The claim is occasionally made that Williams does not distribute “merit” scholarships or aid. That is, any aid that is given is no more than that required for demonstrated financial need. In a FAQ on financial aid, the College says:

Are there any merit scholarships at Williams not based on need?

No. All financial aid awards at Williams are based on need as determined by the Office of Financial Aid. The College strongly believes that its scholarship funds should be used to fully meet the demonstrated need of each of its financial aid students. Williams does not sponsor and/or match National Merit Scholarships.

But I don’t think that that is true. I think that Tyng Scholarships and, probably, Williams Opportunity Scholarships, should be considered merit scholarships. The College says:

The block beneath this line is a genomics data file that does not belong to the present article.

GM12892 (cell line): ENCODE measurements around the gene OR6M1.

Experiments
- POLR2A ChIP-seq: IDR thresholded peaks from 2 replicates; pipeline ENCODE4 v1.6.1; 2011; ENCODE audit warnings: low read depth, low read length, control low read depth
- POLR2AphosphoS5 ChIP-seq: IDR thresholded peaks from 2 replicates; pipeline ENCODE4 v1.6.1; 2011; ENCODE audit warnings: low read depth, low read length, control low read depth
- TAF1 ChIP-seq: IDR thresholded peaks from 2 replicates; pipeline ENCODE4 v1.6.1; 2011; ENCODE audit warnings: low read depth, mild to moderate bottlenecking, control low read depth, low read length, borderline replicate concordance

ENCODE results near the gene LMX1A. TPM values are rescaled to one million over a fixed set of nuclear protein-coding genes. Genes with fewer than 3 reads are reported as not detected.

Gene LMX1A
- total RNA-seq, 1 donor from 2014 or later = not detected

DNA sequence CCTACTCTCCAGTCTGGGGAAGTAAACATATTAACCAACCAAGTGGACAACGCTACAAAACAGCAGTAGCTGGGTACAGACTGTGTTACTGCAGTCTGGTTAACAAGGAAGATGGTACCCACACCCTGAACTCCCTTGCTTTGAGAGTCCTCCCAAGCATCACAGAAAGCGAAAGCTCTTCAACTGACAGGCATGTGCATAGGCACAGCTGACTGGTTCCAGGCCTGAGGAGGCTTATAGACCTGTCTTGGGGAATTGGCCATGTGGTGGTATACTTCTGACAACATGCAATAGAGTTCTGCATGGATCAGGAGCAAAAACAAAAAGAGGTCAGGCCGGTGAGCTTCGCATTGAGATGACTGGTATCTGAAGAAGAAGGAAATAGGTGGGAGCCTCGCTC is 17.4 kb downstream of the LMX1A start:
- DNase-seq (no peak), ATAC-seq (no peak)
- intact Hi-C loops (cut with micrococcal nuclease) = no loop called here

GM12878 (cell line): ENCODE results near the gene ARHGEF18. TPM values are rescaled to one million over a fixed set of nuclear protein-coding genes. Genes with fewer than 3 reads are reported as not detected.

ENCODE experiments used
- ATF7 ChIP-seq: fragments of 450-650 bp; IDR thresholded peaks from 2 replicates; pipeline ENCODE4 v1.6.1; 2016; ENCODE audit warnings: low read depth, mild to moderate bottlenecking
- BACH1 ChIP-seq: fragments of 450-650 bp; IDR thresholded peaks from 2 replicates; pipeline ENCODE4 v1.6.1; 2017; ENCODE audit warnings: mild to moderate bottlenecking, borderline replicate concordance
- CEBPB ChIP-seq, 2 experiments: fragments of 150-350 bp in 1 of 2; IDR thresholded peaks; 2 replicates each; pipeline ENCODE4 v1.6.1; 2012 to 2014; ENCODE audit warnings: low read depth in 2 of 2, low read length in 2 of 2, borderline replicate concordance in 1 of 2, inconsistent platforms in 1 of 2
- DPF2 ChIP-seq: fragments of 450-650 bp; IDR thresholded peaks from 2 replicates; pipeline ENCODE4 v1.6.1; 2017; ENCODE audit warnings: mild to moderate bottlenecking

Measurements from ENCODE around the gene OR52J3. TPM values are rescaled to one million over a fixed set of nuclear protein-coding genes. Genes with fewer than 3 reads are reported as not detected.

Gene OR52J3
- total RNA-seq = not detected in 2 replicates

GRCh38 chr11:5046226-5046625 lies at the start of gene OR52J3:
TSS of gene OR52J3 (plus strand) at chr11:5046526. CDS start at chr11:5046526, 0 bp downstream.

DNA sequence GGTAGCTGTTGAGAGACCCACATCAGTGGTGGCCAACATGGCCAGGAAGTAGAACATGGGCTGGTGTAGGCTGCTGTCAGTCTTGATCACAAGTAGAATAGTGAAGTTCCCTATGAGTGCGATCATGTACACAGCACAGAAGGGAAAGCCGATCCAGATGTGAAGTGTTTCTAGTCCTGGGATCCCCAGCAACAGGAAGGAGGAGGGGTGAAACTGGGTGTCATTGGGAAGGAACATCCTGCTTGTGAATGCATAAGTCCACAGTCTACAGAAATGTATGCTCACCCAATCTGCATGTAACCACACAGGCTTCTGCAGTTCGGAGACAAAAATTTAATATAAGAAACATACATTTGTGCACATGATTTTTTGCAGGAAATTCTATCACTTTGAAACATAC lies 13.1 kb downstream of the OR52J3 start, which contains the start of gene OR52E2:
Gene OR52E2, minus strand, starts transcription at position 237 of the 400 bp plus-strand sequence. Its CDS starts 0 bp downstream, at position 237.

Tyng Scholarships are the most prestigious Williams awards. They are designed to meet a student’s demonstrated need, primarily with Tyng Scholarship assistance, for each year at Williams. Further assistance is available for three years of graduate or professional school or the equivalent of summer study or research.

So, if a Tyng provides money for law school, money that you do not need to attend Williams, isn’t it a merit award? Perhaps we now have a Tyng scholar, or buddy of one, among our readers who can enlighten us. I have been wrong about financial aid issues at Williams in the past.

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